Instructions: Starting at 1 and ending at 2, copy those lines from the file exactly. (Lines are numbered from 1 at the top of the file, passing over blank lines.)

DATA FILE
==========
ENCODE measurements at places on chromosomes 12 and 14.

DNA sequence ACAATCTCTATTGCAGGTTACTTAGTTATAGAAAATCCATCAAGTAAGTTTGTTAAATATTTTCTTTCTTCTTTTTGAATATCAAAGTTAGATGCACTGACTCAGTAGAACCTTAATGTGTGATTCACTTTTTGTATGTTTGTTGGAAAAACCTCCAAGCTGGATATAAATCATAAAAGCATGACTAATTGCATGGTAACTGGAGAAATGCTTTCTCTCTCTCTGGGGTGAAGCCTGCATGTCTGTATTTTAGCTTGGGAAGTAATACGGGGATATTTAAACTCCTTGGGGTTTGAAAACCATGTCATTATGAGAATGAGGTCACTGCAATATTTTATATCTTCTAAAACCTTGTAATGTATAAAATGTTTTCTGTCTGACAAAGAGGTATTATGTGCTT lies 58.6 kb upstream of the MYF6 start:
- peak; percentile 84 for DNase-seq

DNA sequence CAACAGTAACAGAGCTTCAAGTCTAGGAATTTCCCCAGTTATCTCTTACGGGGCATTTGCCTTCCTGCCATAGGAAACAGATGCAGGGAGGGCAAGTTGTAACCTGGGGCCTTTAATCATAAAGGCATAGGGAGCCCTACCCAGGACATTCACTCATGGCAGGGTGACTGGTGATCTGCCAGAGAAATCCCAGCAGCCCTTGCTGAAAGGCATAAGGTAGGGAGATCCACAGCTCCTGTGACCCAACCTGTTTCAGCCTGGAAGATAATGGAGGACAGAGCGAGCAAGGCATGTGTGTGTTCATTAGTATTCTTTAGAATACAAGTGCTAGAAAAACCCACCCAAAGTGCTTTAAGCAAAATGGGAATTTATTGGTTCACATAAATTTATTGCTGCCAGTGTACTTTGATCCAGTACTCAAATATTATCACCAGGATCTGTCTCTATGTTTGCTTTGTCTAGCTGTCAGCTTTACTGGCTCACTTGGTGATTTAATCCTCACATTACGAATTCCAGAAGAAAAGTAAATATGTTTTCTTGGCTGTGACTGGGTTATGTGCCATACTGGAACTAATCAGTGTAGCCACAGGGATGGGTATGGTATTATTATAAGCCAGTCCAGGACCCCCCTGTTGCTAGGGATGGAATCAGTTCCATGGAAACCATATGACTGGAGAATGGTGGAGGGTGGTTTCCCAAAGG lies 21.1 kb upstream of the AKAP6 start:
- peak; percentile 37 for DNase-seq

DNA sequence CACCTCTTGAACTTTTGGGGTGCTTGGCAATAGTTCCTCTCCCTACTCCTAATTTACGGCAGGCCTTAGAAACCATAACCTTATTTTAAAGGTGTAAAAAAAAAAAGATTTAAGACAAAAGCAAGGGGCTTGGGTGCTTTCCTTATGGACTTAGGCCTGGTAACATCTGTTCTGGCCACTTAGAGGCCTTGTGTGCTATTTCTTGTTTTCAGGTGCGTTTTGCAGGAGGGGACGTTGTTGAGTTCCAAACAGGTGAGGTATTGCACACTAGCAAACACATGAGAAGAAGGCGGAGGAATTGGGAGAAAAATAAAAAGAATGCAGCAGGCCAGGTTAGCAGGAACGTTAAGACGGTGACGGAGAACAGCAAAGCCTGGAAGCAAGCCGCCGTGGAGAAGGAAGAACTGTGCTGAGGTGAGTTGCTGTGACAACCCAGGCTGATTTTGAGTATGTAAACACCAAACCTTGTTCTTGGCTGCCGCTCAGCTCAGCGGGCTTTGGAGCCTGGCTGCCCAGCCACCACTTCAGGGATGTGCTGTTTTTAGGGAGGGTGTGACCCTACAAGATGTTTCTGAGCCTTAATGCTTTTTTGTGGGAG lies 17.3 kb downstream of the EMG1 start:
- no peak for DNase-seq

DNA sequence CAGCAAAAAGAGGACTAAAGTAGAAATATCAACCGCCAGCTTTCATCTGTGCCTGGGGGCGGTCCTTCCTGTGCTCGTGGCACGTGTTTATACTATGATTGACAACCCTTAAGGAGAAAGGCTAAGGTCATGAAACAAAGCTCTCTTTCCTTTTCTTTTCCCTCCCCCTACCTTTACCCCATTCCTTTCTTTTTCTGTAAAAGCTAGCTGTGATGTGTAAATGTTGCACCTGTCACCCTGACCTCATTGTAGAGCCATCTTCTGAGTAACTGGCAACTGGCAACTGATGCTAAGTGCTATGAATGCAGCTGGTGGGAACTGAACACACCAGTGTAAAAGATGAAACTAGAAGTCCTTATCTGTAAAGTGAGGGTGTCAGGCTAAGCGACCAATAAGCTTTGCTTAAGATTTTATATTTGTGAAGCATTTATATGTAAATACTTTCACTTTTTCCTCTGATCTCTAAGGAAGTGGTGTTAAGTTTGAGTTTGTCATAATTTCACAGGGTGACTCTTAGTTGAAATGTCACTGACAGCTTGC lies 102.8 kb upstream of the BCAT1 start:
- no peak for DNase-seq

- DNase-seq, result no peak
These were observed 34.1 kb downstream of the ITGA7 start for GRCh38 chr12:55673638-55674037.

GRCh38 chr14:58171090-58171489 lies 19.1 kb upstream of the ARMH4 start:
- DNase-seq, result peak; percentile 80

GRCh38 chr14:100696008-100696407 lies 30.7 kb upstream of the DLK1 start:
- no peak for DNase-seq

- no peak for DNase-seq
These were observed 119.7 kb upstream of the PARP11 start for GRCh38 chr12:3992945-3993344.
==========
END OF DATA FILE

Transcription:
ENCODE measurements at places on chromosomes 12 and 14.

DNA sequence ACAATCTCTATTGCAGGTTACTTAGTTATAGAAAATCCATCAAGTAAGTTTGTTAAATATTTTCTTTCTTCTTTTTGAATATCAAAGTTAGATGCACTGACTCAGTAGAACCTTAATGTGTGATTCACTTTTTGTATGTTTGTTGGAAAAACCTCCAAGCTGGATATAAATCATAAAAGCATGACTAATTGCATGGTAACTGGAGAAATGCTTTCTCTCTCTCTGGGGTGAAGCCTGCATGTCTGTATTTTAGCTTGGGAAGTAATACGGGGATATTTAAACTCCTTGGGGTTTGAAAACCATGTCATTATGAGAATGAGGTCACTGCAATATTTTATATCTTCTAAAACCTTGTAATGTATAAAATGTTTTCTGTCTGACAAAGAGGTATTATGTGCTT lies 58.6 kb upstream of the MYF6 start: